In 1960 New Zealand Breweries took over the business, although it was still operated as Grey and Menzies Limited; later the Auckland firm, Schweppes Limited took over from New Zealand Breweries and formed a company named Contract Bottlers Limited.

In the 1960s the spring underwent major redevelopment work, with the well being lined with concrete liners 1.3m in diameter to a depth of some 13m and a new pump house built. In an attempt to find the depth of the spring, several lengths of 11mm pipe were joined together, measuring around 100m, but did not reach the bottom.

In 1963 C L Innes, a long-standing Hamilton aerated water manufacturer, became involved and the new firm was named Innes Tartan Limited. This move brought expansion of the Paeroa factory, with the fifty-year-old building given an upgrade in 1970 and a pipeline laid from the well to the factory, a distance of over two kilometres.

A smaller pipe was laid from the factory to the Railway Reserve where the famous water, after filtration, was available to the public in a small kiosk, through an old-styled hand-pump. Unfortunately vandals continually smashed the system and it was closed within eighteen months.

Lemon and Paeroa had the distinction of winning the British Bottlers Institute Diploma of Excellence Award in 1969. The product is the only entry from outside the British Isles to win such an award.

The Paeroa factory underwent a major upgrade in 1970, with new bottling equipment installed and hygienic features added. The total floor space, including a warehouse added ten years previously, was around 1115 square metres. By now the mineral water was being artificially manufactured in several factories in New Zealand and the Pacific Islands. The product was being exported to Australia and used by airlines and cruise ships. Continual checks were made between the spring water and the artificial product to ensure that both were the same.

Schweppes (New Zealand) Limited, another cordial manufacturer, became associated with Innes Tartan Limited to manufacture Lemon and Paeroa at its New Zealand factories.

With the changing economic climate during the late 1970s, and with the trend of the day being amalgamations. Oasis Industries, another Auckland manufacturer, became involved, taking over Innes Tartan and Schweppes. The Paeroa factory was closed by its new owners in July 1980 and the whole production unit moved to Auckland. The ownership of the spring remains with the Auckland firm which, in more recent tines has been absorbed by international and American-based company, Coca-Cola Amatil.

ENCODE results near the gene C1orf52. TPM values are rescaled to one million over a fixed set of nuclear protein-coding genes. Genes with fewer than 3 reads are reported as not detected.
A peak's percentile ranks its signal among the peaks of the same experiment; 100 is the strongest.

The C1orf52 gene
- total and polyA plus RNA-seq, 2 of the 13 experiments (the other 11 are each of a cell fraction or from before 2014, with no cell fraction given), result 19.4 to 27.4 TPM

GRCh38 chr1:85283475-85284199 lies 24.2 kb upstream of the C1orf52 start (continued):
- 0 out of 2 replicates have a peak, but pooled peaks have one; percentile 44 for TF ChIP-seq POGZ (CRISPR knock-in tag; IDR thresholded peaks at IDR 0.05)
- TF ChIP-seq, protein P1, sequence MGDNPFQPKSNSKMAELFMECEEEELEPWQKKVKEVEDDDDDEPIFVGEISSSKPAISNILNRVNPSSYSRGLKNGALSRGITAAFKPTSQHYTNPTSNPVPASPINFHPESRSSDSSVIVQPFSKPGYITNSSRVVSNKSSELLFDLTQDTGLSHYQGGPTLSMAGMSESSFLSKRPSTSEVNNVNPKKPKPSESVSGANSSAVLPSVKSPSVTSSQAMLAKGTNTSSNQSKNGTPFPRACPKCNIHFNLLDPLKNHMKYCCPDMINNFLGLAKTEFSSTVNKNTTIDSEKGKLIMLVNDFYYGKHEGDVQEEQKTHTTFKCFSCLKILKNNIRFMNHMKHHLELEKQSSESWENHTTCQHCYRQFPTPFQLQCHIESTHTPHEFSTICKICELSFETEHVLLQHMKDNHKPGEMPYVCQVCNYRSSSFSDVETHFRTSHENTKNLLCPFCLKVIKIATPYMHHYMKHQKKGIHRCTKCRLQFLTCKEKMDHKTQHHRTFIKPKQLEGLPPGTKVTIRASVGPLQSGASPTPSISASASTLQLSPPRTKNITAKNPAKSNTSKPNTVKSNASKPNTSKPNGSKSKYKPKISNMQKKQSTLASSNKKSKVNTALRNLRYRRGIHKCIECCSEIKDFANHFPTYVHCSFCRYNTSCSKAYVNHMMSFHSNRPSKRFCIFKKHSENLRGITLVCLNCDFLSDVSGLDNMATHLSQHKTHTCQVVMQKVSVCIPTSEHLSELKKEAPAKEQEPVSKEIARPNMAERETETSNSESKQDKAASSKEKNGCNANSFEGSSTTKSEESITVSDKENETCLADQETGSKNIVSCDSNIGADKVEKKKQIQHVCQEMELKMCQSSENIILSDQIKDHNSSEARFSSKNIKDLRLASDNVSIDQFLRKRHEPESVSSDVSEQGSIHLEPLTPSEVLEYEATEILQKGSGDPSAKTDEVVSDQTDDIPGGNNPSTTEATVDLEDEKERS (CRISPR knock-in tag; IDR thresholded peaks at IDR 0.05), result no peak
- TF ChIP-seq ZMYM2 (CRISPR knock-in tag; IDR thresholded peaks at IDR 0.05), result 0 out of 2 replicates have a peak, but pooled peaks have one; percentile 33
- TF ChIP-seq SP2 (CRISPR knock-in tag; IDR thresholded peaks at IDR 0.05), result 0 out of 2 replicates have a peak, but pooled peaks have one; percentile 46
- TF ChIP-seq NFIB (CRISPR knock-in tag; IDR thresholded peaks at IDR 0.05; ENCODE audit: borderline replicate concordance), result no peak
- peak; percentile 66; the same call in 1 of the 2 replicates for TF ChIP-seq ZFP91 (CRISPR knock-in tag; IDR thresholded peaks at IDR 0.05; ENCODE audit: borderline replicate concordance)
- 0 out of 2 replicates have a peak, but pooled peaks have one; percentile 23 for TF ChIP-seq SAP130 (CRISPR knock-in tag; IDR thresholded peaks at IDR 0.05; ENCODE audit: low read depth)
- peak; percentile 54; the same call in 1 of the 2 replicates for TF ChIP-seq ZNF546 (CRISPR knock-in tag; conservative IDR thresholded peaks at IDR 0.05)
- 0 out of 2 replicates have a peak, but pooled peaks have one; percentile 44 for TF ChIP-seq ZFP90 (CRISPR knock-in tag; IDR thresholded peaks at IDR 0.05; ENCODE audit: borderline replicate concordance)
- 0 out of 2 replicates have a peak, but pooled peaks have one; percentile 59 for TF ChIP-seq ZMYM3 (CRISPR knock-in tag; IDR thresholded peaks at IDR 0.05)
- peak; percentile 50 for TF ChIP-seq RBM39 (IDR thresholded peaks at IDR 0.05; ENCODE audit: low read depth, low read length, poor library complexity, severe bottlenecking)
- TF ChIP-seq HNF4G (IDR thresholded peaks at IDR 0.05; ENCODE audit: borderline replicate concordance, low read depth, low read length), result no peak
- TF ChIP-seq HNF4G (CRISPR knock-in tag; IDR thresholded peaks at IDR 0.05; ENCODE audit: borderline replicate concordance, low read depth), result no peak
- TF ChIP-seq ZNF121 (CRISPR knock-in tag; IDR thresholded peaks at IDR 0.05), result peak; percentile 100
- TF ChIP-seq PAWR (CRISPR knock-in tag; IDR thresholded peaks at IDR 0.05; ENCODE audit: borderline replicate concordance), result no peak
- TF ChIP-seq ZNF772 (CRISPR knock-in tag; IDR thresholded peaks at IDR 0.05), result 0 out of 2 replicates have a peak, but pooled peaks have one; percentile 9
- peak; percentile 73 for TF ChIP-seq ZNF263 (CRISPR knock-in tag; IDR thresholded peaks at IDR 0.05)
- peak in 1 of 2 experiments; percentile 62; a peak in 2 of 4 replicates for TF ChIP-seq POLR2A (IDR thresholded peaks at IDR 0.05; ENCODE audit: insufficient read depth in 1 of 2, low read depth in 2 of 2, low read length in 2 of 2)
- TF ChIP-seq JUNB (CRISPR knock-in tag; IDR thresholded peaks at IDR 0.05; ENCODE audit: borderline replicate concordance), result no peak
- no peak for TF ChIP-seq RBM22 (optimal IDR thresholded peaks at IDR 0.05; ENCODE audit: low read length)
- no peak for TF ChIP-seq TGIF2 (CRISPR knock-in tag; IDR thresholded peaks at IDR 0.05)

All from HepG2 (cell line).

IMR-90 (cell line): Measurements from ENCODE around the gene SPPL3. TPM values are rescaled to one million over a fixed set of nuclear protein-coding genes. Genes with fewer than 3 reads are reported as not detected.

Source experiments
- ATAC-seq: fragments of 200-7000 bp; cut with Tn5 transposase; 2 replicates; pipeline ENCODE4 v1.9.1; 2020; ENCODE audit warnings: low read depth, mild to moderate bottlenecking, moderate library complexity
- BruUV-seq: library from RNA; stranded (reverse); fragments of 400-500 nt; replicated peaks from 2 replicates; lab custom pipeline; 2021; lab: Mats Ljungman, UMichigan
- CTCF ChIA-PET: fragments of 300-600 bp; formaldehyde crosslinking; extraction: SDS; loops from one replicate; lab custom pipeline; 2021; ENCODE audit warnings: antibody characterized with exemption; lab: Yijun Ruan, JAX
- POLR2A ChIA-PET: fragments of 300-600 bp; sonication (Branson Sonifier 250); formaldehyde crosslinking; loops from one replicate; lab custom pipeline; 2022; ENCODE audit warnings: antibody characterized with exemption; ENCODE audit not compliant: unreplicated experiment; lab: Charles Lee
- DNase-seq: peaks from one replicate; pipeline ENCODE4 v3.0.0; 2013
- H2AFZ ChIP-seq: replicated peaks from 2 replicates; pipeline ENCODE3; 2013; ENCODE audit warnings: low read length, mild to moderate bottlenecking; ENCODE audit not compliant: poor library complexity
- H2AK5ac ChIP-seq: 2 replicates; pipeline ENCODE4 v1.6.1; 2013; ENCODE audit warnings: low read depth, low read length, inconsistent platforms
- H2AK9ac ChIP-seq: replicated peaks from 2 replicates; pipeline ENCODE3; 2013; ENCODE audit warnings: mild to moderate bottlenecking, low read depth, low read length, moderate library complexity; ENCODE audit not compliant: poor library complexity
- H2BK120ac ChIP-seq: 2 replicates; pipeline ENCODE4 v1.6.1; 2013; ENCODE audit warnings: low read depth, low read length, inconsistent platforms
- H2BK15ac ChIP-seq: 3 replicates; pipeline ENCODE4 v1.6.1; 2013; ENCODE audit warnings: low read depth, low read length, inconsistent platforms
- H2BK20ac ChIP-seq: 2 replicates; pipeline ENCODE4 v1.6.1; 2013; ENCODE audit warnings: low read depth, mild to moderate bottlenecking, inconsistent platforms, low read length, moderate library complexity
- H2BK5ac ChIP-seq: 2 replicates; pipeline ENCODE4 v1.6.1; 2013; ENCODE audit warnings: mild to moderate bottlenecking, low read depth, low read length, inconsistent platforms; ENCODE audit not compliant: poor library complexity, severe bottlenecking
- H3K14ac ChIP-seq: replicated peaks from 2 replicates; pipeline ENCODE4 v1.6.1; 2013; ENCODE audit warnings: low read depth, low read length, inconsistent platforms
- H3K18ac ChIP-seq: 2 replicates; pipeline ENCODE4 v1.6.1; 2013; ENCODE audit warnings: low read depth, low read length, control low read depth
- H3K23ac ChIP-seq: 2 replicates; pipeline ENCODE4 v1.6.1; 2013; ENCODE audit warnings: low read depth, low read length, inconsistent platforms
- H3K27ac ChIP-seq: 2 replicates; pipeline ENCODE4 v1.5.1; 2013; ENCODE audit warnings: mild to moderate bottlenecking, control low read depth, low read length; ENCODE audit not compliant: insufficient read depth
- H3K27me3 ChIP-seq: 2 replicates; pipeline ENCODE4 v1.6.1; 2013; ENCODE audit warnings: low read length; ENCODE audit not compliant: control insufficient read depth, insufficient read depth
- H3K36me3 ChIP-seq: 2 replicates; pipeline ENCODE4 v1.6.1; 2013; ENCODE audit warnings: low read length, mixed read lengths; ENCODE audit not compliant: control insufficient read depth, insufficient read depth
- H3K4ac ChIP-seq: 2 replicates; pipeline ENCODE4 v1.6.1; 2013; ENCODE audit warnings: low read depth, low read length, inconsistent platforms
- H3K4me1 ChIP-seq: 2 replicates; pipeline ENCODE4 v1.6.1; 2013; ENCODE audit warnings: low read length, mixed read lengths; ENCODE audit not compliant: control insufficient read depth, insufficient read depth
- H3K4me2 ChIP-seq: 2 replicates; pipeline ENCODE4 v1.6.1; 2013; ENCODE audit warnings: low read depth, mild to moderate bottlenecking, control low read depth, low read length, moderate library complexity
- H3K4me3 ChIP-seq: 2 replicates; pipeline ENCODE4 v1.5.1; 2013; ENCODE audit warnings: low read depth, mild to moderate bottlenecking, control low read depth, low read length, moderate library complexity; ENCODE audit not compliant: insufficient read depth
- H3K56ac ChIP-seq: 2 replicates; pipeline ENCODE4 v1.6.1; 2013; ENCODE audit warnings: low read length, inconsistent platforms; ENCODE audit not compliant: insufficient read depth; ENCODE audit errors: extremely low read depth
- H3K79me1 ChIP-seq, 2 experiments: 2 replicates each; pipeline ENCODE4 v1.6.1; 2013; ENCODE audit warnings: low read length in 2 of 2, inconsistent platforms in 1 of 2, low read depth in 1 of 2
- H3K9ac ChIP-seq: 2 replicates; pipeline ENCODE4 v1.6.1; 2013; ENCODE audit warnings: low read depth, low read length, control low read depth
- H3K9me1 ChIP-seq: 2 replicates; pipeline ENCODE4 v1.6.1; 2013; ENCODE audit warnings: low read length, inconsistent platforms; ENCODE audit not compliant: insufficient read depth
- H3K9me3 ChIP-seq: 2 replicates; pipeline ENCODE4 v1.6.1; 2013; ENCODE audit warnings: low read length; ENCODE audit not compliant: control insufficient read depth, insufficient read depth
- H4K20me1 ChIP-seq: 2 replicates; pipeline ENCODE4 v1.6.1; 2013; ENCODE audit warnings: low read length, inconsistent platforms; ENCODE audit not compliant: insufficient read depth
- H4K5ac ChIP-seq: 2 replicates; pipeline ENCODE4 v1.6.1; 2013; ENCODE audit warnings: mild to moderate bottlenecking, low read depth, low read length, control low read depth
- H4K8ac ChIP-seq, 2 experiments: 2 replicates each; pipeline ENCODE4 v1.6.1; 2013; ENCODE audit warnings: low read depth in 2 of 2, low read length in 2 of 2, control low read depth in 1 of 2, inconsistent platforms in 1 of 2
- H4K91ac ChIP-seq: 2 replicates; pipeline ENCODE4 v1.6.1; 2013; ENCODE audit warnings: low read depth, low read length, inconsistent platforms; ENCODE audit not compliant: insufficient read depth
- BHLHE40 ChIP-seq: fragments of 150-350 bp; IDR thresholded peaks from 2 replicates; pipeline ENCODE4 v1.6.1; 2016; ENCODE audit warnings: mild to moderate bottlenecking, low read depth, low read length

However the memories of those proud days of Paeroa and Lemon, or in later years, Lemon and Paeroa - just when the change in name took place is a little obscure -are kept to the forefront by the large Lemon and Paeroa bottle at the eastern entrance to Paeroa.

This eye-catching structure commenced its life as a replica rocket being the focal point for Paeroa's 1967 Christmas promotion - it was at the time when men were being sent into outer space and to the moon and Paeroa was to "rocket" into Christmas. In 1968 the bottle was painted in the then Lemon and Paeroa colours for the 1968 Christmas promotion.

Innes Tartan Limited, in a joint venture with the former Paeroa Borough Council, moved the bottle to its present site, and from 1969 it has become one of the most well-known and photographed icons in New Zealand.

This 7-metre high, 1.3 metre diameter structure is made from six concrete water troughs with a fibreglass top and is painted in the product's corporate colours. It has become one of the ten top icons of New Zealand, has appeared on a New Zealand postage stamp, and its photograph can be found in tourists' cameras around the world.

Today, after over 100 years, the famous spring has gone the full circle, with one difference. The unique mineral waters still bubble from now a concrete pipe well and overflow into the nearby Hape Creek. But it is locked away from the local residents and those who travel through Paeroa.

Paeroa is proud of its Lemon and Paeroa history.

Paeroa is world-famous for its Lemon and Paeroa bottle.

EDITOR'S NOTE: Further information regarding the history of Lemon and Paeroa is recorded in the following Journals:

Journal 14, October 1970: The History of Lemon and Paeroa by Len Jones [see Journal 14: History of "Lemon and Paeroa" - E]

Journal 35, September 1991: Lemon and Paeroa [see Journal 35: Lemon and Paeroa - E]

Journal 36, September 1992: Paeroa Mineral Spring by Vic Boggis [see Journal 36: Paeroa Mineral Spring - E]


Paeroa's World Famous in New Zealand Cafe & Bar, situated at the intersection of Seymour Street and Taylor Avenue, opened to the public on Saturday 16 December 2000. The cafe caters for one hundred patrons inside and up to seventy outside, in a paved courtyard.

A souvenir shop is included within the complex and there is an an historical display which explains the drink's beginnings at Paeroa's natural mineral water spring. A 5.8 metre high L&P bottle icon stands outside the building.

At the opening, a new L&P soft drink-flavoured ice cream was launched. This was designed by Mark Scorgie from the Gourmet Ice Cream Company of Dunedin.